I am depressed and more depressed since realizing I actually fell down on my Jazzfest job and did not even know it — when I blithely sprained my foot at the pool I was not even supposed to be there, I was supposed to be helping to prepare Jazzfest. Therefore I am telling my academic story more openly than I have here so far, and it is relieving me, so let’s go on and then I’ll jump on some things. Not literally, of course, since my foot is sprained, but I will get moving.
As we know, Wound One was a cluster bomb at and around my first job, Wound Two was Reeducation, Wound Three was staying in this industry out of guilt over what I could have contributed to it and nostalgia for what might have been, and Wound Four was continuing to stay after realizing this last move had been a false one. I sustained this wound because I was too much weakened from Wound Three To resist.
And so I came to this job, where I sustained Wound Five, namely, obedience to others (once again) on how to handle the situation we had then. My own recommendations were to teach the classes, do the service, and go — be at major research libraries most weekends, set your sights elsewhere, you have a great deal of experience and can do the rest of the job efficiently, turn your mind where it likes to be and go. My colleagues did not agree.
And I obeyed, because I had learned in my first job that you must obey. I got caught in administration and service. I might have resisted this but it was how things had been set up by the men in charge at the time, and remember, in my world disobedience means physical and psychic death; death is a situation in which you cannot even freeze remnants of yourself for tomorrow.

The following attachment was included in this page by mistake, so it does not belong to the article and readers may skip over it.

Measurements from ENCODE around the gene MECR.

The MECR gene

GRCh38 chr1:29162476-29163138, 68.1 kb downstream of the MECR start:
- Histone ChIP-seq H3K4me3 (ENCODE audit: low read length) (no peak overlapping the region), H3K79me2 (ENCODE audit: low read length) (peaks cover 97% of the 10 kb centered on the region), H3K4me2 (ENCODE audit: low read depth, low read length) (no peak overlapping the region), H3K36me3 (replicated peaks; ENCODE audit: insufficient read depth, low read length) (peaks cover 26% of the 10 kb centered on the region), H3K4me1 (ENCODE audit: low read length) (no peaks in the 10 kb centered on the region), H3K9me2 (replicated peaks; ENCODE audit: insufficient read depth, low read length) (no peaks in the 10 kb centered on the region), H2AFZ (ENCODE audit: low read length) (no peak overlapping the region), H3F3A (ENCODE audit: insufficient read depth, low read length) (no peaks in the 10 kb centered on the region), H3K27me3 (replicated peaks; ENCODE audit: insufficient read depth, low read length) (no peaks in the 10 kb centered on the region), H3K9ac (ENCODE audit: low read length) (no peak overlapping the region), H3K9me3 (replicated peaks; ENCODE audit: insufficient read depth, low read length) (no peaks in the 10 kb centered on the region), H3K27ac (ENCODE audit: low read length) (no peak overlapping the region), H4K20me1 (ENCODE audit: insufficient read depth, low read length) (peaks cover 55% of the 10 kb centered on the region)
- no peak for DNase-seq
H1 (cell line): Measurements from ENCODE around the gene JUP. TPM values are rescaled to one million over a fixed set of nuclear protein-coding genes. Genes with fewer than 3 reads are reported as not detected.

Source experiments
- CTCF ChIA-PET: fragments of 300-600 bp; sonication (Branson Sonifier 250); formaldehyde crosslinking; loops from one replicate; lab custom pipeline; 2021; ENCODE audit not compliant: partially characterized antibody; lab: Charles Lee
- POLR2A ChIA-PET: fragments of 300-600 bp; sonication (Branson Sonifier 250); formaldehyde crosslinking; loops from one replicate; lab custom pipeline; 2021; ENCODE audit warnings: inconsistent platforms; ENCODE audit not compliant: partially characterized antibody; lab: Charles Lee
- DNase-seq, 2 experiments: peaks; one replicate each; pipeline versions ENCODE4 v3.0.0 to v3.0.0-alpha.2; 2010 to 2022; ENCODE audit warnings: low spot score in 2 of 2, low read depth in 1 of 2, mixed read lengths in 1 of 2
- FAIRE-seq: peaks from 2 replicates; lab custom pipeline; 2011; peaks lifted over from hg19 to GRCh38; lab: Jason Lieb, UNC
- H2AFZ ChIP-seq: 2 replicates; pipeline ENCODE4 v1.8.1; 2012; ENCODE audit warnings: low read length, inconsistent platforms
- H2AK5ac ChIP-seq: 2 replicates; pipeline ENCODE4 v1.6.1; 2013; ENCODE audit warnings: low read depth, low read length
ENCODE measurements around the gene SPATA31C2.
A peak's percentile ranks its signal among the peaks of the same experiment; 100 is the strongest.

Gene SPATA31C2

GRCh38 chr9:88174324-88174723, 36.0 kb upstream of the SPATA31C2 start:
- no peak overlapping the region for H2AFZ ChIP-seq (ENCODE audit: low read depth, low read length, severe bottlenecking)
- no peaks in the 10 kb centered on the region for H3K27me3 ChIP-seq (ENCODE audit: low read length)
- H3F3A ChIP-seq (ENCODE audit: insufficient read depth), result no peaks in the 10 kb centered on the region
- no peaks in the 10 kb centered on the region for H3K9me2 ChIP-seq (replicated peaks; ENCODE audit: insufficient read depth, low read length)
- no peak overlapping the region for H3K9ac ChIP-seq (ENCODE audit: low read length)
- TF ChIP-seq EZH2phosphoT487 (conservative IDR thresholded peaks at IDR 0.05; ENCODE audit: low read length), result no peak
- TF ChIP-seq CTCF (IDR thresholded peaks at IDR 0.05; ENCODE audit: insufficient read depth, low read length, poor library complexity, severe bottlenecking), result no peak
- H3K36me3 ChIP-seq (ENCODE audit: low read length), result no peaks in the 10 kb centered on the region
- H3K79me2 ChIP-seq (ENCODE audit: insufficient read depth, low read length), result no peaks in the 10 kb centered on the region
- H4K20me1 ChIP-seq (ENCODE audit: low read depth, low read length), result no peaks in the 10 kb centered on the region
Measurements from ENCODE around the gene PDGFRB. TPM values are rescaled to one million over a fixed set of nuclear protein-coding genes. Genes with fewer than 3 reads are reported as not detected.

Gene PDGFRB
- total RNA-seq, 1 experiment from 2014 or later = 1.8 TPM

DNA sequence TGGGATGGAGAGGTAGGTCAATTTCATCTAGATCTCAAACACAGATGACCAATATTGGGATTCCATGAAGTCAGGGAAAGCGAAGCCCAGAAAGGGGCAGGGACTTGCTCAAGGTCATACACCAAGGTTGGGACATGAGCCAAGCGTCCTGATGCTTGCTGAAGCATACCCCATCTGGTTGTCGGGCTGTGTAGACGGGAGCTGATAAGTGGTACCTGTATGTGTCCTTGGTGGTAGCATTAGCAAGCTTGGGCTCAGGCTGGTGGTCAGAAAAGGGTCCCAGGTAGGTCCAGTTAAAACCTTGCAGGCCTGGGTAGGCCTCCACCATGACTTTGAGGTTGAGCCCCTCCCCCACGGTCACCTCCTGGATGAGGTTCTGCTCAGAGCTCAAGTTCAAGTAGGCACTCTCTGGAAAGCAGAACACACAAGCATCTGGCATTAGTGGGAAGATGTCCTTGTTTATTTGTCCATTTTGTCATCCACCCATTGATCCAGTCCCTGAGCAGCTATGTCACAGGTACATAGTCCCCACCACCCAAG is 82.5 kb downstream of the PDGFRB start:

So not resisting is my issue here, but then again it was a response to practical problems everyone else had, too. I remember thinking about it: if I do these tasks, it will take time and energy, but if I do not, the unresolved problems will take time and energy to navigate around. It seemed to us in that strange situation, that working to remove certain obstacles was more rational and would give us better practical results than ignoring them would.
And these obstacles have finally left. When I consider how much more depressed I was two springs ago than now, I am impressed with myself. But I am exhausted, and I would so have wished to spend all these efforts on other goals. And I still think the right academic path was a right place for me, and the wrong academic path was wrong, and there were other paths.
I feel guilty about, I suppose, my feeling of entitlement — the idea that one might as well enjoy life. I feel like a traitor — “immature” — demanding — unresigned, wanting to do something interesting as opposed to just any version of one thing. I learned that to be valid you must feel pain and sacrifice, and also that a theatre of pain and sacrifice was the only sure way to make a living.
When I say in real life that I would do real things to change many circumstances, or that I am in real pain and would rather not be, people have tended to think I am just having a tantrum or a bad day or fooling. That is a gender issue.
It was alleged in some venues that if we learned not to show any resistance at all, there would be less abuse. It was also alleged that there would never be more abuse than we could take, and that we would be well paid for it.
When people start to try to comfort me about being in academia, come now dear, you can make such great contributions, you are made for this, I feel it as blows just as strong as the blows of that other litany, you did a PhD even though you were told not to, you were warned.
That is not what is meant, of course. What is meant is that I would do much more than survive.